Sarah Palin plans to visit Haiti amid a period of political upheaval this weekend to aid humanitarian efforts in the Caribbean country.
A Palin staffer confirmed Thursday that Palin, the 2008 vice presidential nominee and a potential 2012 presidential contender, planned to travel to Haiti with the Rev. Franklin Graham as part of the outreach of his Samaritan's Purse relief organization.
A spokeswoman for the group confirmed Palin planned to visit relief sites this weekend.
A cholera outbreak has killed more than 2,000 people in Haiti, a country that is still recovering from a devastating earthquake earlier this year and is in the midst of a disputed presidential election.
Gunfire and barricades were reported Thursday in the capital city of Port-au-Prince, and the U.S. State Department reissued a travel warning to the country and recommended against nonessential travel.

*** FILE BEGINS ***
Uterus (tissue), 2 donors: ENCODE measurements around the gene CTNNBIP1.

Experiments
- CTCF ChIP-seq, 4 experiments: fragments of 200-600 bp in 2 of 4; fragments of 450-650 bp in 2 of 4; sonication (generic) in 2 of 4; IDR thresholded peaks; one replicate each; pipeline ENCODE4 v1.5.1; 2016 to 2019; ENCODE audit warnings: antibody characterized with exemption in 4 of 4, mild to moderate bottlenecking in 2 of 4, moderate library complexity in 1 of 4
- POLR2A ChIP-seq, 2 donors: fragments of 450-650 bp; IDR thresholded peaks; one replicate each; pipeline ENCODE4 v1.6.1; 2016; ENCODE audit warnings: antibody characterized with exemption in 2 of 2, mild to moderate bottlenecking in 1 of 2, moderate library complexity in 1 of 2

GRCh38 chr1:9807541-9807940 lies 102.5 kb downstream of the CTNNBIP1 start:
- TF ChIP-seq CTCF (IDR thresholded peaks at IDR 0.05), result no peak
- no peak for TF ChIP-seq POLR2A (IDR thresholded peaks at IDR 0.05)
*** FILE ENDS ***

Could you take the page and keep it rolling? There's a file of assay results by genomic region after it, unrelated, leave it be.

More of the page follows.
Graham said he appreciates Palin's willingness to visit Haiti during such troubled times.
"I believe Gov. Palin will be a great encouragement to the people of Haiti and to the organizations, both government and private, working so hard to provide desperately needed relief," he said in a statement.(Read more at Washington Post)
Former Alaska Gov. Sarah Palin is heading to Haiti this weekend with evangelist Franklin Graham, a Palin source confirmed to POLITICO.
Palin and Graham will visit a cholera clinic in addition to other stops, as was first reported by CNN.
The Haiti visit was the second foreign trip to surface Thursday. Palin is also planning possible visits next year to Israel and Britain.
The Haiti trip could serve two distinct political purposes for Palin.
First, it provides an opportunity to expand her image and policy portfolio beyond her limited image as a darling of the tea party movement.
Second, she'll be able to better establish her claim to evangelical voters if she chooses to seek the Republican presidential nomination. Evangelicals overwhelmingly supported former Arkansas Gov. Mike Huckabee, one of Palin's potential 2012 rivals, in the early 2008 GOP primaries and caucuses. (Continues here)